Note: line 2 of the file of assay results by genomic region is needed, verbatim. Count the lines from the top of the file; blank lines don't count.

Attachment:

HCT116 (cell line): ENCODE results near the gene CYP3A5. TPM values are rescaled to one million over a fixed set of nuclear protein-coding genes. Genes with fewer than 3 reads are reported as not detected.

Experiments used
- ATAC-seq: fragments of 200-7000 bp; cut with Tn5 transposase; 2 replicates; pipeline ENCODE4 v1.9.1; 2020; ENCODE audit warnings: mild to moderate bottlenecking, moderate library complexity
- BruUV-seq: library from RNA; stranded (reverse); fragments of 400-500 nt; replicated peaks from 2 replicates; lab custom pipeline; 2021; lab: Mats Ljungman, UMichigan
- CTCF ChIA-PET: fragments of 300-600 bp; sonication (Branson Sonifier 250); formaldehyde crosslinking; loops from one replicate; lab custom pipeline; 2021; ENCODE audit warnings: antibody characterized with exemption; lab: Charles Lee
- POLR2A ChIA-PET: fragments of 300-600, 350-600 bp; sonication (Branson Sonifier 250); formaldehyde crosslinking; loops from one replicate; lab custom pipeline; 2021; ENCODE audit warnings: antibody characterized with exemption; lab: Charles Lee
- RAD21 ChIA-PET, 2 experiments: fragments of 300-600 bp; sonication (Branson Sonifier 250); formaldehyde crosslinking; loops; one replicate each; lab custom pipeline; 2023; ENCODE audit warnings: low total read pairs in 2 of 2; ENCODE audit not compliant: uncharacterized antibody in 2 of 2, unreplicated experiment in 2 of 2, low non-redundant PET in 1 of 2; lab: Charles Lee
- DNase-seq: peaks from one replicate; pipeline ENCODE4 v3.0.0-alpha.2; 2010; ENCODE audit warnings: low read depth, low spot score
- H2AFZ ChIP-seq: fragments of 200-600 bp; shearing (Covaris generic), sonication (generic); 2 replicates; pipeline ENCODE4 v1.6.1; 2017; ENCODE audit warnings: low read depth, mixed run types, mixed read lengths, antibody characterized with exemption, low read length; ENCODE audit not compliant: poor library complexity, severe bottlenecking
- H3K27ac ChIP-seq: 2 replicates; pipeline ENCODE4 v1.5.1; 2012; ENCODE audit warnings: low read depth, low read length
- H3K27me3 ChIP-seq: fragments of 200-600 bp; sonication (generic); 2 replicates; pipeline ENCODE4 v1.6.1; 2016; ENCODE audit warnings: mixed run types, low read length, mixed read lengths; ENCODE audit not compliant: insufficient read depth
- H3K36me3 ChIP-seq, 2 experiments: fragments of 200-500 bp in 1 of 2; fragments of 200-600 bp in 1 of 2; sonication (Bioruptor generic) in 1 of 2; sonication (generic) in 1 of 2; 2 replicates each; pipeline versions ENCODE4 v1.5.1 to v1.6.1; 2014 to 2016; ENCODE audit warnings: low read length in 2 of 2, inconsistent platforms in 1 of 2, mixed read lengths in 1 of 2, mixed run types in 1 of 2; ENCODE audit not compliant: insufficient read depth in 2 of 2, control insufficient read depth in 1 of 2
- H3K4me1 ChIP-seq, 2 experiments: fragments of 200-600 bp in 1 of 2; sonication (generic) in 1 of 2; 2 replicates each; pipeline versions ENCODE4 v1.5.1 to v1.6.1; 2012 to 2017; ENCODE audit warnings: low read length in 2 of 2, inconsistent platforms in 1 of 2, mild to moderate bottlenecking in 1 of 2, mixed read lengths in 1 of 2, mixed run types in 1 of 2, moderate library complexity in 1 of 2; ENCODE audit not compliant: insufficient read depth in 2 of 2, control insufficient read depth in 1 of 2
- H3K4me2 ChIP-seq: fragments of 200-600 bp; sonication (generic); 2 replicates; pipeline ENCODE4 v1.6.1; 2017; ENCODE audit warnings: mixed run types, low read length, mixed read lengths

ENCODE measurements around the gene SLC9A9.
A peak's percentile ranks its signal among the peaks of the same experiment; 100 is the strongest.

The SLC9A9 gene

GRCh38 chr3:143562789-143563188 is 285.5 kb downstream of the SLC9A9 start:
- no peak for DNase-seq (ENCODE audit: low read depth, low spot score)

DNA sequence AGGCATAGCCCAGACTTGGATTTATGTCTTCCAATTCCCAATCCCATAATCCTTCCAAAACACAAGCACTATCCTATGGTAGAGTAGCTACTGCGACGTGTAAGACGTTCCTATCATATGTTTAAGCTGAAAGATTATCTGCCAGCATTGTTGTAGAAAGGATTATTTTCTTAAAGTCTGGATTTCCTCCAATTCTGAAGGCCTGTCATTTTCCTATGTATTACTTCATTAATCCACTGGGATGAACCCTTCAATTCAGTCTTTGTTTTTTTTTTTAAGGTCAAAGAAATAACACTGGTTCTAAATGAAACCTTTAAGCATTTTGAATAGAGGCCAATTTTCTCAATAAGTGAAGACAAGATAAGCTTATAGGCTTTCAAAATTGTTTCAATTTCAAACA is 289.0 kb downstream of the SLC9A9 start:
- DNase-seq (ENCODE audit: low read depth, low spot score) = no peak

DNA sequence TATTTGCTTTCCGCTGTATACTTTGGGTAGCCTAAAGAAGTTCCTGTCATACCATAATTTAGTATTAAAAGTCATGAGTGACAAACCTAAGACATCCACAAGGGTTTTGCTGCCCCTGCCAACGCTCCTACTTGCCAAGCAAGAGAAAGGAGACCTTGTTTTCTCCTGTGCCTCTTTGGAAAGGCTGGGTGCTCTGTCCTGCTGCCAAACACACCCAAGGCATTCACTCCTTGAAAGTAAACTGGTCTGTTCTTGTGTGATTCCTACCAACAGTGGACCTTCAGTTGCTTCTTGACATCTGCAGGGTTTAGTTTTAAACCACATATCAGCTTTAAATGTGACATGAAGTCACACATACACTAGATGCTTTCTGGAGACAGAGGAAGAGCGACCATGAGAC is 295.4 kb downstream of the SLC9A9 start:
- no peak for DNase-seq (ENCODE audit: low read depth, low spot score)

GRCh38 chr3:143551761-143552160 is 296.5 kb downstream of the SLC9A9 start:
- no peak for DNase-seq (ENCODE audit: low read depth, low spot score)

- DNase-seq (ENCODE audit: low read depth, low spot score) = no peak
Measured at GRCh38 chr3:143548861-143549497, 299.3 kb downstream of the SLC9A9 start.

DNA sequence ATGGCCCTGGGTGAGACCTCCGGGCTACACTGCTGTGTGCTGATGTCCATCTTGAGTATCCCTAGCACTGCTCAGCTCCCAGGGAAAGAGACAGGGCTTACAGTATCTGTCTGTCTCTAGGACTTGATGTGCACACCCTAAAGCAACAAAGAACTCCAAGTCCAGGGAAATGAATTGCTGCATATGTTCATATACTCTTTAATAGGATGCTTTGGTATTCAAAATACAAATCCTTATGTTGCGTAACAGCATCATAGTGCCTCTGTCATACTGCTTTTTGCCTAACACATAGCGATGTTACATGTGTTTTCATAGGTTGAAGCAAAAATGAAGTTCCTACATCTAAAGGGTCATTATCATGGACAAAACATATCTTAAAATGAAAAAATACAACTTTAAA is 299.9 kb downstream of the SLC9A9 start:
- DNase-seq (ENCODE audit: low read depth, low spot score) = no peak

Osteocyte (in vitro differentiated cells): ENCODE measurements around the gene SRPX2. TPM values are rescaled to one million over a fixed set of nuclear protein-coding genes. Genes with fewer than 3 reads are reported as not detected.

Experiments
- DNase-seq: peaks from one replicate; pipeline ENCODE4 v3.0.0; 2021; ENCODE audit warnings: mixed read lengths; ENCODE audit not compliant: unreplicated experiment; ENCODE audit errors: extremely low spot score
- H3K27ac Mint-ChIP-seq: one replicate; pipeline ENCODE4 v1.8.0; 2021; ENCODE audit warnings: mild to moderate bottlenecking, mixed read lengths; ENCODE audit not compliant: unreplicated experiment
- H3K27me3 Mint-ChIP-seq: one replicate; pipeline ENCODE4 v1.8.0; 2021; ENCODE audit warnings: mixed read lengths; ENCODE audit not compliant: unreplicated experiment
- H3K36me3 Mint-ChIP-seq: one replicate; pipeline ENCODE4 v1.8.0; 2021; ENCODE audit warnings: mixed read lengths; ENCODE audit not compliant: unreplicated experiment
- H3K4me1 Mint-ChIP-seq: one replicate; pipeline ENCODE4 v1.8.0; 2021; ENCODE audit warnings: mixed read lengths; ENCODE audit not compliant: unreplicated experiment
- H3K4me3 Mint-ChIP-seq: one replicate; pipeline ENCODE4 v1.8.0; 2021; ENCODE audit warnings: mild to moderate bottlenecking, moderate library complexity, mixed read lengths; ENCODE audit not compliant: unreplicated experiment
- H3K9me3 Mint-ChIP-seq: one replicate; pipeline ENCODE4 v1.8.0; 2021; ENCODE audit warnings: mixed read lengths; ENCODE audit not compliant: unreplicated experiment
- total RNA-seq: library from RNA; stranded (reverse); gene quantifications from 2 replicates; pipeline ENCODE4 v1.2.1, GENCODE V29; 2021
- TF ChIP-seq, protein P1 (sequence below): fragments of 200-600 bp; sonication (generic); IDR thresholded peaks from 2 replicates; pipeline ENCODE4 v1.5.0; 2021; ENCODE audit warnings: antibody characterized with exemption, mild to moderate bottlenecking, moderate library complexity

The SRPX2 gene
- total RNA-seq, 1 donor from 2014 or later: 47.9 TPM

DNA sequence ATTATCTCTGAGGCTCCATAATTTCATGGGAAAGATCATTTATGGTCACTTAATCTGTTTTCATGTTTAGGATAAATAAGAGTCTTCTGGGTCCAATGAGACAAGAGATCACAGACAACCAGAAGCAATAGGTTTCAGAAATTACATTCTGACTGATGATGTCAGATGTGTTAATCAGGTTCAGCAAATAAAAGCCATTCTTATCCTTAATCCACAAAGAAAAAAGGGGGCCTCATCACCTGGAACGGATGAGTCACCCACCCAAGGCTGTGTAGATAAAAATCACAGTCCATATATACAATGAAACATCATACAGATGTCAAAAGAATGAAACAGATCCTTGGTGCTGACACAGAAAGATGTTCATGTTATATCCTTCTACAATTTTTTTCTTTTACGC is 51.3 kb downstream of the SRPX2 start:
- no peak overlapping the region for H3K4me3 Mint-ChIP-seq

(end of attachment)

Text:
Experiments used